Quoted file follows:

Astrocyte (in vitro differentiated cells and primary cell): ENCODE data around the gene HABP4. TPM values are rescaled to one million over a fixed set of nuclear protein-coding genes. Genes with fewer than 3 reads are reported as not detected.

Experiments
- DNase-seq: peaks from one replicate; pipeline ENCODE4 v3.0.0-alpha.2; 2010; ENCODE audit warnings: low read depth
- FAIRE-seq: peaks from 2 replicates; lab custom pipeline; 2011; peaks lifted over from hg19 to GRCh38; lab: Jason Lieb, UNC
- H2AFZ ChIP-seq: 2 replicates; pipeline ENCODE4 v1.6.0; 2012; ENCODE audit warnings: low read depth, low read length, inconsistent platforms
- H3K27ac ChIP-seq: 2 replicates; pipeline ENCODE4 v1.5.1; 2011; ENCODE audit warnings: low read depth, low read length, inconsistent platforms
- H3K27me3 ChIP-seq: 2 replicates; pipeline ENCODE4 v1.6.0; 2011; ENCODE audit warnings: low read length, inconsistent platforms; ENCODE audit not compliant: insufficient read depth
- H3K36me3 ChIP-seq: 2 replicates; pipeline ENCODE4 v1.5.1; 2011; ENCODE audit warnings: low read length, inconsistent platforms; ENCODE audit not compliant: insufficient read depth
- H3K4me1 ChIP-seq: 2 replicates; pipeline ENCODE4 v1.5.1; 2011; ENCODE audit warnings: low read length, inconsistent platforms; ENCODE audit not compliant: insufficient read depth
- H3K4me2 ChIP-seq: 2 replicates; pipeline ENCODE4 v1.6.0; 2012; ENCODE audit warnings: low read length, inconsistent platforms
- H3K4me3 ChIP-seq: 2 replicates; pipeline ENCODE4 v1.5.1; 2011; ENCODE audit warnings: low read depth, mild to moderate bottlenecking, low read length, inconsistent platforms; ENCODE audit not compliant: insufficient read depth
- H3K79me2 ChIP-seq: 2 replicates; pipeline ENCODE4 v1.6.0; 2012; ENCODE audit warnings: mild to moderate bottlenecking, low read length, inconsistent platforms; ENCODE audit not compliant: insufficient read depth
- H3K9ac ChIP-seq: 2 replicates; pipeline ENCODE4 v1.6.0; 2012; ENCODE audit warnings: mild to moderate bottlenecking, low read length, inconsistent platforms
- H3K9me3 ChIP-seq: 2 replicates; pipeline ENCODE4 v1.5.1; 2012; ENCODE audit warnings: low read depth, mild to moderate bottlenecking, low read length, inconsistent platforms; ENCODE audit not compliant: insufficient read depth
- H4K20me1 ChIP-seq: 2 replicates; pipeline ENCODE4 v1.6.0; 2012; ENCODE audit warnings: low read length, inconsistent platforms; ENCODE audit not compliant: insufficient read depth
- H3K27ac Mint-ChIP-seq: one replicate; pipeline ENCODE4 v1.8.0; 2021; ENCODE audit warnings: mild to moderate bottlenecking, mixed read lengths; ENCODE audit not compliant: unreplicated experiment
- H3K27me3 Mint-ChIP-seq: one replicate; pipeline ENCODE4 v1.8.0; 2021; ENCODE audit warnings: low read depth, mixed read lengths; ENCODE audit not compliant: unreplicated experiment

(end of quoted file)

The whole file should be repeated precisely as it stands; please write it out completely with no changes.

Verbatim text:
Astrocyte (in vitro differentiated cells and primary cell): ENCODE data around the gene HABP4. TPM values are rescaled to one million over a fixed set of nuclear protein-coding genes. Genes with fewer than 3 reads are reported as not detected.

Experiments
- DNase-seq: peaks from one replicate; pipeline ENCODE4 v3.0.0-alpha.2; 2010; ENCODE audit warnings: low read depth
- FAIRE-seq: peaks from 2 replicates; lab custom pipeline; 2011; peaks lifted over from hg19 to GRCh38; lab: Jason Lieb, UNC
- H2AFZ ChIP-seq: 2 replicates; pipeline ENCODE4 v1.6.0; 2012; ENCODE audit warnings: low read depth, low read length, inconsistent platforms
- H3K27ac ChIP-seq: 2 replicates; pipeline ENCODE4 v1.5.1; 2011; ENCODE audit warnings: low read depth, low read length, inconsistent platforms
- H3K27me3 ChIP-seq: 2 replicates; pipeline ENCODE4 v1.6.0; 2011; ENCODE audit warnings: low read length, inconsistent platforms; ENCODE audit not compliant: insufficient read depth
- H3K36me3 ChIP-seq: 2 replicates; pipeline ENCODE4 v1.5.1; 2011; ENCODE audit warnings: low read length, inconsistent platforms; ENCODE audit not compliant: insufficient read depth
- H3K4me1 ChIP-seq: 2 replicates; pipeline ENCODE4 v1.5.1; 2011; ENCODE audit warnings: low read length, inconsistent platforms; ENCODE audit not compliant: insufficient read depth
- H3K4me2 ChIP-seq: 2 replicates; pipeline ENCODE4 v1.6.0; 2012; ENCODE audit warnings: low read length, inconsistent platforms
- H3K4me3 ChIP-seq: 2 replicates; pipeline ENCODE4 v1.5.1; 2011; ENCODE audit warnings: low read depth, mild to moderate bottlenecking, low read length, inconsistent platforms; ENCODE audit not compliant: insufficient read depth
- H3K79me2 ChIP-seq: 2 replicates; pipeline ENCODE4 v1.6.0; 2012; ENCODE audit warnings: mild to moderate bottlenecking, low read length, inconsistent platforms; ENCODE audit not compliant: insufficient read depth
- H3K9ac ChIP-seq: 2 replicates; pipeline ENCODE4 v1.6.0; 2012; ENCODE audit warnings: mild to moderate bottlenecking, low read length, inconsistent platforms
- H3K9me3 ChIP-seq: 2 replicates; pipeline ENCODE4 v1.5.1; 2012; ENCODE audit warnings: low read depth, mild to moderate bottlenecking, low read length, inconsistent platforms; ENCODE audit not compliant: insufficient read depth
- H4K20me1 ChIP-seq: 2 replicates; pipeline ENCODE4 v1.6.0; 2012; ENCODE audit warnings: low read length, inconsistent platforms; ENCODE audit not compliant: insufficient read depth
- H3K27ac Mint-ChIP-seq: one replicate; pipeline ENCODE4 v1.8.0; 2021; ENCODE audit warnings: mild to moderate bottlenecking, mixed read lengths; ENCODE audit not compliant: unreplicated experiment
- H3K27me3 Mint-ChIP-seq: one replicate; pipeline ENCODE4 v1.8.0; 2021; ENCODE audit warnings: low read depth, mixed read lengths; ENCODE audit not compliant: unreplicated experiment